more, concentrates on his test in Honors
Tim Kasper, freshman,pays close attention
to Miss Ashby in English class.
Making themselves comfortable, juniors girls Stressing her point, Danelle Chase, freshman,
ready themselves for a discussion in Mrs. makes a speech. Students learn how to prepare
Preston's. and how to give speeches in freshman'EngIish.
English adds honors program
"In order to form or communicate
an idea a person has to use language,"
stated IVlr. Ron Gould, English in-
structor. "The better a person is at
communicating his idea the easier
it will be to get the point across."
The English Department primarily
works to help students become bet-
ter with English. The English Depart-
ment acts as a large source of
academic knowledge to a great many
This year, to better serve the stud-
ents, an Honors Program was added
to the curriculum, These advanced
English classes were offered to stu-
dents on every grade level. "The
Honors Program was designed with
the serious student ' in mind,"
said Gould. "This was a course for
the student who chose to involve
himself in a more challenging course
Advanced Placement English was
not necessarily a new class- it was
just a very young one. Advanced
Placement English was started in
I98O by Gould and lVlrs. Joy Schirer.
The course was designed mainly for
Seniors who planned to attend col-
lege. The class consisted of I5 to 20
students who met twice a month in
the evenings. Students did not
earn a high school credit for the
class, but they were offered a chance
to take the Advanced Placement
English test at the end of the year.
T,he test gave the students a chance
to earn a college credit with their
knowledge. "Our seminars were
intellectually stimulating," said
Gould, "Our group discussed in depth
some great authors, such as Shake-
speare, Joseph Conrad and John
Steinbeck. I really think that these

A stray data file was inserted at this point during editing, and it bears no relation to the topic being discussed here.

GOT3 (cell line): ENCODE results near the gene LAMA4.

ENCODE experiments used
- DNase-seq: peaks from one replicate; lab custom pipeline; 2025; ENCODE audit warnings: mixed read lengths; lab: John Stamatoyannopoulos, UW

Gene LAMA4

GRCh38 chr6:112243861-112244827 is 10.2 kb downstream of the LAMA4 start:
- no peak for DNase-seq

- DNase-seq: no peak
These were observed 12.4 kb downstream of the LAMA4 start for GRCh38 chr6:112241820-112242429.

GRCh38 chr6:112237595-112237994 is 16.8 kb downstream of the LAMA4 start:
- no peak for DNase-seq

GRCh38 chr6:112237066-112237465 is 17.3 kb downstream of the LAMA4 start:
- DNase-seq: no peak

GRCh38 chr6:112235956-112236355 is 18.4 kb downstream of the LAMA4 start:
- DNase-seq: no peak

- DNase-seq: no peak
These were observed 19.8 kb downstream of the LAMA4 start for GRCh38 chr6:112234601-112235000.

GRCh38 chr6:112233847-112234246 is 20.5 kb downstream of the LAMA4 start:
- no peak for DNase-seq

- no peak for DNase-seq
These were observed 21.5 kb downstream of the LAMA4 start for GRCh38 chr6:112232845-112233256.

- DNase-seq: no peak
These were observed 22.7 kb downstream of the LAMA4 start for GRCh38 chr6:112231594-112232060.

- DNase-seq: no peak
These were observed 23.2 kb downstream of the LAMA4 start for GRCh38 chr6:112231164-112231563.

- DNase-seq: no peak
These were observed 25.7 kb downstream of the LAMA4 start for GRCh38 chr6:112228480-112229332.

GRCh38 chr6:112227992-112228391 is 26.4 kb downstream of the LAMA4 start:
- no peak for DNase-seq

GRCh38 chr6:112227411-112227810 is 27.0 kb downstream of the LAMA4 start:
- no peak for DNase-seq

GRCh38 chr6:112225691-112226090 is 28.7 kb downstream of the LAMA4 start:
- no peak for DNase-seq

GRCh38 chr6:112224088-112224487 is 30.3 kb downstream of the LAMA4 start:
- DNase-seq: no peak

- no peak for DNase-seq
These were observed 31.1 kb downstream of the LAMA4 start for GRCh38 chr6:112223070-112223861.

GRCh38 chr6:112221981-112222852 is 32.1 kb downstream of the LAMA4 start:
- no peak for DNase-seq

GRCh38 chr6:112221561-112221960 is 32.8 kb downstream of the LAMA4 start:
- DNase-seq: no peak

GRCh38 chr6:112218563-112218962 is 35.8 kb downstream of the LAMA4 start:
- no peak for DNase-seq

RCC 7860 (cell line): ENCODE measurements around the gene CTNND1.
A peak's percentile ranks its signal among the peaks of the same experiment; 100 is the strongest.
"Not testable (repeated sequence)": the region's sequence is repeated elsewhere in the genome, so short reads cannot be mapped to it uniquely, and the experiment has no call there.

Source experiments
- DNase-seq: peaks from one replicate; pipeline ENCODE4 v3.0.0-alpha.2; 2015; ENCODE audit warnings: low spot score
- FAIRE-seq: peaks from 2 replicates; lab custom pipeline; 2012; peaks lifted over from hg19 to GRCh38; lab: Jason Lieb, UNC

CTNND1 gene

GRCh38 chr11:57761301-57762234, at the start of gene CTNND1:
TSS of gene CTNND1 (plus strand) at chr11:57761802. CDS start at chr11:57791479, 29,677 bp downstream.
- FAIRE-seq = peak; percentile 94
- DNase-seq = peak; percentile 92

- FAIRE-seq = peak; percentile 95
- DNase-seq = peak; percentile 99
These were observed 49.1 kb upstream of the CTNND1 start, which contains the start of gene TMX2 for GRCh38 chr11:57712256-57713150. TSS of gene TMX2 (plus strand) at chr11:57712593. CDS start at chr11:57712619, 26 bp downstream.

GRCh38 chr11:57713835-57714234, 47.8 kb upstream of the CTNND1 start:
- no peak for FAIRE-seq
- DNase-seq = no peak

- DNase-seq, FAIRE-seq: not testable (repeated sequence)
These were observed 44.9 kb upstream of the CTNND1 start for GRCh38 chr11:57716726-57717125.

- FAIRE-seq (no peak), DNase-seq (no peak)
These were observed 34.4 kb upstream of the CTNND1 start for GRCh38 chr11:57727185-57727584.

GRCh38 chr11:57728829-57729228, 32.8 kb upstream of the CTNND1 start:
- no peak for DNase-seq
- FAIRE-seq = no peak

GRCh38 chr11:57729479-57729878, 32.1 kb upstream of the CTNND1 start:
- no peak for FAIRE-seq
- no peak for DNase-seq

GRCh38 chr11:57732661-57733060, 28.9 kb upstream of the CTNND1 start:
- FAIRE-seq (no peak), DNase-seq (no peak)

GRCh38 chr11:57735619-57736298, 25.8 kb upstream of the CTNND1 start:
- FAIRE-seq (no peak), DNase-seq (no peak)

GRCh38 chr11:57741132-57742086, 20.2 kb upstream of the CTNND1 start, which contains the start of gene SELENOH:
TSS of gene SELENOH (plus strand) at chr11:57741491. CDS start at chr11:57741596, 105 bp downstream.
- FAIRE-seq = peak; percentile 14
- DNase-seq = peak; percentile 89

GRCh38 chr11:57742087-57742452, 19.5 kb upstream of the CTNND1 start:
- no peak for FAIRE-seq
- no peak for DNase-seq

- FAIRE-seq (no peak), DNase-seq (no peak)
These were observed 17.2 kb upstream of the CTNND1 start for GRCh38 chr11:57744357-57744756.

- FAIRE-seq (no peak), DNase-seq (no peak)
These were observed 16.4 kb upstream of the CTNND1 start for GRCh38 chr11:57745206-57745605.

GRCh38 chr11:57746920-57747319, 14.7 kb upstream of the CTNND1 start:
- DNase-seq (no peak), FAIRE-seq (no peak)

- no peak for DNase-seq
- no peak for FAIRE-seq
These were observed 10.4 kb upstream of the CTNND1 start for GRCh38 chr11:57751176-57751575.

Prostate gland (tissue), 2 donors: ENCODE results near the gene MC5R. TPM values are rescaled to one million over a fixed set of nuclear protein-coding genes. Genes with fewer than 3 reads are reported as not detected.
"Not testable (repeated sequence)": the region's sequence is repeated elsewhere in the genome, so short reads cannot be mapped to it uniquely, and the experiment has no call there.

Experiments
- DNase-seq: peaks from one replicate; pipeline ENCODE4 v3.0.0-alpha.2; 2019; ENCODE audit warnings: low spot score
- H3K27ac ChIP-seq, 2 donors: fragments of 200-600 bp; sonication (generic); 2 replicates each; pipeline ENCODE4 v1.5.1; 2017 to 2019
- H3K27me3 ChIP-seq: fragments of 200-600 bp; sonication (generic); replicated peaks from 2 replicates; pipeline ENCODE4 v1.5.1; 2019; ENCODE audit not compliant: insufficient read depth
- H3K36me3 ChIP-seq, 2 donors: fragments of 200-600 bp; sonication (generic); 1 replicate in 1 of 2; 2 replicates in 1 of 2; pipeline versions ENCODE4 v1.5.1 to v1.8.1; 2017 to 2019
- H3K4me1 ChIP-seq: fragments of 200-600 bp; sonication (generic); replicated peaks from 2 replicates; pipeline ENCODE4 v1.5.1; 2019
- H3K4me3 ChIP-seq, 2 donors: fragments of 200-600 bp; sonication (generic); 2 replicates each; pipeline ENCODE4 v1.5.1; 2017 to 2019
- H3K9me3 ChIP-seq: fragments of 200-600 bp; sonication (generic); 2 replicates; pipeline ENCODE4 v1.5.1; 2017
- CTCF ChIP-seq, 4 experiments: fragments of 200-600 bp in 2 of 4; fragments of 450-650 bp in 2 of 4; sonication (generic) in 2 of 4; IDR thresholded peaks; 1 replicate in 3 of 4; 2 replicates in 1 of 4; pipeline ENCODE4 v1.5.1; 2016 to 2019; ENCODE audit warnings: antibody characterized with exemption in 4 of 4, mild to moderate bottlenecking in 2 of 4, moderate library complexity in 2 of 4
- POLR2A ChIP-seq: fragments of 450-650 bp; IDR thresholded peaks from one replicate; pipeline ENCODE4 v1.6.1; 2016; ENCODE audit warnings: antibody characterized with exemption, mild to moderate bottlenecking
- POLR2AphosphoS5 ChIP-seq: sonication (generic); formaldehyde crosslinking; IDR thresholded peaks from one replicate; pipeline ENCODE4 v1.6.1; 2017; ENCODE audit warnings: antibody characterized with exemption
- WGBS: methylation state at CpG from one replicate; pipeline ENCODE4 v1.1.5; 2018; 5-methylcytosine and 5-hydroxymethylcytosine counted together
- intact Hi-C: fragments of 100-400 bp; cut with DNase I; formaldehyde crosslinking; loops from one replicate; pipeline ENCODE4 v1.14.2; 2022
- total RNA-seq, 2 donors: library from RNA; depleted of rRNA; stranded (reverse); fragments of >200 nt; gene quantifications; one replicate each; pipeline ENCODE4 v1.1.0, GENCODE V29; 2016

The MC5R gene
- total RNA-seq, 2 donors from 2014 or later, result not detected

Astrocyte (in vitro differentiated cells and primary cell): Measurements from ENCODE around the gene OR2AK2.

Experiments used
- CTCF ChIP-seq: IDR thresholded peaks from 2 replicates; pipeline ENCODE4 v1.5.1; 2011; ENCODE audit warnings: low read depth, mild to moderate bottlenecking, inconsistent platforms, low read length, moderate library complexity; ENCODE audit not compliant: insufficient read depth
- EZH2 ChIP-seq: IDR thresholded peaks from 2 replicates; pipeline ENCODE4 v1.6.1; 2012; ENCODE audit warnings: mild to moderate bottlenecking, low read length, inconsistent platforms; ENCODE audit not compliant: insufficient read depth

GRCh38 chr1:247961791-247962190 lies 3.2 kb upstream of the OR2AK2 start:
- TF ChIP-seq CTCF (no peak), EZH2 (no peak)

seminars were successful in helping
the students understand some of
the great works of literature."
In freshman English, 3rd hou'r, Mrs. Bonnie
Short leads a class discussion on compositions.
Kevin Monroe sophomore, Wendy Smith, Chuck Casey, sophomore,and Lisa Zimmer-
junior and Kelly Royer, junior, try to man, sophomore, work
find a one act play for forensics, act for forensics.
together on an
John Anderson, sophomore, practices his'
skills while in forensics. i
Debate: Front Row, C. Casey, K. Royer, Nl. Watts, K. Lachenmayer: Back. Row, T. Lavendar,
R. Learned, K. Monroe.
Mike Watts, junior,' uses the Media Center to do
research for Debate.
Competition strengthens skills
Practice, practice, and more practice
is what it takes to be good at any
kind of event a person does. This
is also true about forensics and de-
Many students ask, what is debate?
Debate consists of teams that work
together and debate on one topic.
The topic is chosen by coaches from
all over the United States. The topic
this year was "Resolve that the
Federal government should establish
minimum educational standards for
secondary and elementary education."
The students are either on an
affirmative team or a negative team.
The affirmative team looks at all
the possible areas of improvement
and the negative team tries to prove
it won't work. The students go
through this procedure the whole,
The students can prepare for a meet
by reading, researching and building
an affirmative plan. There are two
types of meets that the students
participate in. The first is a five
round tournament with the second
through the fourth rounds para-
matched, the best against the best and
the worst against the worst. The other
type of meet is a three round meet
where students go through quarters,